Olivia Hallinan at the ‘Make a Wish’ event
It is the night before Christmas and all is still, aside from my niece running around like a mad thing having over indulged in chocolate buttons. I feel that after the year that I’ve had, both fabulous and really tiring, the only thing to do was escape to Ireland for lots of sleep and a very family Christmas. That does not mean that I have forgotten about the wonderful world of film and television and with lots of exciting projects coming up in 2012 there will be plenty for me to blog about. Have a great Christmas and a marvellous New Year. See you on the other side.
I can’t help but think back about 2011; a crazy, sad, fun, dangerous, fabulous and ultimately enlightening year. I lost my grandfather, Colly. I had no idea it would hurt so much, but it did and I gained an inner strength I never knew I had. I faced fears, I fucked up, I fell over, but in the end I got up and dusted myself off and carried on. I realised that being a make-up artist was what I was meant to do.
Working with wonderful actors has further confirmed this for me. I have particularly fond memories of spending a week with Victoria Prichard in the jungle. Actress, vocal coach and one of the greatest mimics I’ve ever heard…”It’s meee life Peers, not a soap opera.” (Cheryl Cole). Of all the actors it has to be the fabulous Sam Barriscale. One minute he’s crying to camera because he’s about to die on a volcano and never see his children again and seconds later, after the director says, “Cut!” he’s back telling the filthiest jokes I’ve ever heard.
It was also this year that a very wise man told me to do my job to the highest standard possible and have fun doing it, but to always remember that film is about capturing the imagination and entertaining people and not about saving their lives.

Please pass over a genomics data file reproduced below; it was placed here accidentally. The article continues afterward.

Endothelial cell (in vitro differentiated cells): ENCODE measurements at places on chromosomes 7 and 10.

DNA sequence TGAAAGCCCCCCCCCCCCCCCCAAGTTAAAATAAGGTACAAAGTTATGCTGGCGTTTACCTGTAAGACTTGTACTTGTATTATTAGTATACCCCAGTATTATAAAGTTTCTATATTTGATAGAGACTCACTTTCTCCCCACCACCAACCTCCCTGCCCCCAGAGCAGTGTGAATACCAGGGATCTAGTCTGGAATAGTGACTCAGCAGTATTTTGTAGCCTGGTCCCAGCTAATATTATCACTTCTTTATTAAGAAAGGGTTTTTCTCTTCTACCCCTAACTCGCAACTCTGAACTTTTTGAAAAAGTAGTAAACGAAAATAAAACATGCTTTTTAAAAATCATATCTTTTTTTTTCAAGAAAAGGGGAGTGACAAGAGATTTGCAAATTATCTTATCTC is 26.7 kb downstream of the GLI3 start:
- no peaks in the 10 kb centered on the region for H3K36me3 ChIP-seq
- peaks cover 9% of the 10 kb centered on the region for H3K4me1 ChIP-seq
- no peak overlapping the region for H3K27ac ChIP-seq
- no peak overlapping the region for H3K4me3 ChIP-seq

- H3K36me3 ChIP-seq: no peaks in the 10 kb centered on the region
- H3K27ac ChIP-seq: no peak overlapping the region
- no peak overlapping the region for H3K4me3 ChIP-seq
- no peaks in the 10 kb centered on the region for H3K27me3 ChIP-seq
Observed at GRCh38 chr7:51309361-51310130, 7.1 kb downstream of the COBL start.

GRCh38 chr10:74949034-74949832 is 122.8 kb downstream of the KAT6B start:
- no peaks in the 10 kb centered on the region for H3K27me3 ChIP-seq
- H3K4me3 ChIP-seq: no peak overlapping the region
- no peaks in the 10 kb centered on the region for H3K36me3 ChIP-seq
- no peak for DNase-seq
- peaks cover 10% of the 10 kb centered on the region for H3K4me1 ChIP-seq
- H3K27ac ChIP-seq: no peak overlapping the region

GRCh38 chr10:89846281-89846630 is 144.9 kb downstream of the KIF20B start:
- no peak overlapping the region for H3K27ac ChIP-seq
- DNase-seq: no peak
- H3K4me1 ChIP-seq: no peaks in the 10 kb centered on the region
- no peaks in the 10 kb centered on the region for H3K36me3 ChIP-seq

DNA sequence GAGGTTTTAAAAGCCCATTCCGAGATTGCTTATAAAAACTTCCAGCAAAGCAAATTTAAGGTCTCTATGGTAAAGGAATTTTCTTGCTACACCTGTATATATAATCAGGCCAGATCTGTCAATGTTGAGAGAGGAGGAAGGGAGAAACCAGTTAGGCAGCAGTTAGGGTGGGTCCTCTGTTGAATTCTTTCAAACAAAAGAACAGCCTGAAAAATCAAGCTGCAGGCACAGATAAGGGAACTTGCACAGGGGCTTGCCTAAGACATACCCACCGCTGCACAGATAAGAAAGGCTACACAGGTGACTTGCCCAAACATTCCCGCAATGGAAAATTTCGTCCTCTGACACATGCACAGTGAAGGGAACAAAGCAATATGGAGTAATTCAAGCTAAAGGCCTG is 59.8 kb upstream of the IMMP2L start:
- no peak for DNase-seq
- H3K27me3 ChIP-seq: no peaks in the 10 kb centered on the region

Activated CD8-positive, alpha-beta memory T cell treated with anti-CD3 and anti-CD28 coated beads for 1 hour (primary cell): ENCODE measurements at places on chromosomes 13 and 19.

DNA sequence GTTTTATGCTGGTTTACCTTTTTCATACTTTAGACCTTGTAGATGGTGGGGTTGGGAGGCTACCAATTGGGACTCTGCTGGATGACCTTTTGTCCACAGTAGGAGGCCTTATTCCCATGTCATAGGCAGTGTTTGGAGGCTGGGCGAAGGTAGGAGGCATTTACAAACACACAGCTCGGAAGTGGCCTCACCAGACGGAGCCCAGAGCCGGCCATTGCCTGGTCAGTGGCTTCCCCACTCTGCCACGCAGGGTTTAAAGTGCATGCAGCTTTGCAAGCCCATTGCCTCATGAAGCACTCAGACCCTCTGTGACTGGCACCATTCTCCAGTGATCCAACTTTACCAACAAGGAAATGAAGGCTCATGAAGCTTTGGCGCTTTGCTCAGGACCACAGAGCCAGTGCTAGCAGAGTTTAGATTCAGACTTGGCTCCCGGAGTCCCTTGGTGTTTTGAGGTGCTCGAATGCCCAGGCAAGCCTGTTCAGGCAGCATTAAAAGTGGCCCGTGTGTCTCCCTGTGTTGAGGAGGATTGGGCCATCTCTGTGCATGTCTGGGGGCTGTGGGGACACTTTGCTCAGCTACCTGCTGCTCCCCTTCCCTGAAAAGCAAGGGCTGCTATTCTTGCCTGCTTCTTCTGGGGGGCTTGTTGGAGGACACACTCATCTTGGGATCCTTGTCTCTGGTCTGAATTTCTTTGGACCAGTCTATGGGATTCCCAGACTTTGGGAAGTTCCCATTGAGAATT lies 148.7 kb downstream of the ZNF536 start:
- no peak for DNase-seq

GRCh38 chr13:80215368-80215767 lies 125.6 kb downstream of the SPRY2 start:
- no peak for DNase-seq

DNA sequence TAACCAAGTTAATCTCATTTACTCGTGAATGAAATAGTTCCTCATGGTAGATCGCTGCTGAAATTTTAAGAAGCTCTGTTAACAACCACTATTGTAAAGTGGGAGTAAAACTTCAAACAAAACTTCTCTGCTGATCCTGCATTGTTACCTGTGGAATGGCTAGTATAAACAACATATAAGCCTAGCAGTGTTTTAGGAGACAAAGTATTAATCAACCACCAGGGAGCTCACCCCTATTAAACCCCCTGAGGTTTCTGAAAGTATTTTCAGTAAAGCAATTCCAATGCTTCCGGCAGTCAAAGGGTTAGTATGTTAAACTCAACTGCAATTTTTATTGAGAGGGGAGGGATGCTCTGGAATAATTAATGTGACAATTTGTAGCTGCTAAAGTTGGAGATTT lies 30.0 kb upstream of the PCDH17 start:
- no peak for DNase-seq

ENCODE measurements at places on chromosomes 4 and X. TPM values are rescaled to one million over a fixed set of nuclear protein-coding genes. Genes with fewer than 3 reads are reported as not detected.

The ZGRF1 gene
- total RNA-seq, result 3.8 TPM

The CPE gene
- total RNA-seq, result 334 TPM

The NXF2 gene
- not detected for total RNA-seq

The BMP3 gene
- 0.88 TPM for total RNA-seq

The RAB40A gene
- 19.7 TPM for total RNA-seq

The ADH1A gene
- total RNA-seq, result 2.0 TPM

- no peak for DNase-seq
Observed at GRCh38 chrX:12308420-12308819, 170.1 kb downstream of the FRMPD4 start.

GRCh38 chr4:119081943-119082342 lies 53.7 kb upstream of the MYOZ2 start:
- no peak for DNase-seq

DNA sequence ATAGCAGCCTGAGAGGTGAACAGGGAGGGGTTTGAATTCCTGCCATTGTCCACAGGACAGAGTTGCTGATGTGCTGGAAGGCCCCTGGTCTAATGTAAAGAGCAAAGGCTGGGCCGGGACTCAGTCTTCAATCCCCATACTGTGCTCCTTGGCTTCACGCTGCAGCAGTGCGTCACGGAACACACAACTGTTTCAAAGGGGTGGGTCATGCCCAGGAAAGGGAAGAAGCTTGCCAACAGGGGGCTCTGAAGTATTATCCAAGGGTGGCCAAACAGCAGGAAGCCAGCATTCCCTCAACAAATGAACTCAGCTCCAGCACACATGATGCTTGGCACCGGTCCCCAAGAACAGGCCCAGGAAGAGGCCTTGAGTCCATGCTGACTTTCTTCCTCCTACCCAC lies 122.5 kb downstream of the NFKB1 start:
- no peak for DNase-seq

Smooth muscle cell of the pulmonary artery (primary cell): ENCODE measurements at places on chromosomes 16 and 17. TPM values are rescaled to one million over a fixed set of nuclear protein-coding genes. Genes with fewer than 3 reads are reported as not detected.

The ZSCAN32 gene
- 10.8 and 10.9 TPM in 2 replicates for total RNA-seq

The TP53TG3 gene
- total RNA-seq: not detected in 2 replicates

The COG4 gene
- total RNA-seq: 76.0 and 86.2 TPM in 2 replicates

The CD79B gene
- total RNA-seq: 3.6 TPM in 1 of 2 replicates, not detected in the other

As my current film shoot comes to end, so does this year. But with every end comes a new beginning. Yes, the start of Dominic Webb The Blog and the launch of my website.
But back to 2011 and what a year it has been. It started on the side of a mountain in Canada, weeks later I was on top of a volcano on an island in the Indian Ocean, and it is now ending on the set of an Indian restaurant in East London. The film in question is ‘Magnificent Eleven’, a new British comedy set in the glamorous world of Sunday league football. The highlight for me has been the incredible Robert Vaughn taking a cameo as ‘American Bob’. But best of all was his advice to use Ben Nye foundation on him. He told me and I quote, “It works great on camera, I know this because an actor named Cary Grant told me”. Well, if Cary says it’s good, who am I to argue?!
Throughout my travels this year I have noticed one thing; in London we rush too much.I went to see my family in Ireland in January this year and even travelling by bus is relaxed. The driver smiles hello and when you get off the bus at the Spanish Arch, every single passenger says good bye and thank you. In White horse, northern Canada, if you order a latte it takes two very pretty lesbian girls 45 minutes to pick out what mug you should have it in. I went to a French island in the Indian Ocean and for the first three days, the afternoons in particular seemed to go very well. By the fourth day, we all knew why. Every cup of coffee we drank on set was brewed with fresh beans and a bottle of their regional drink…dark Rum! No wonder I enjoyed that job so much.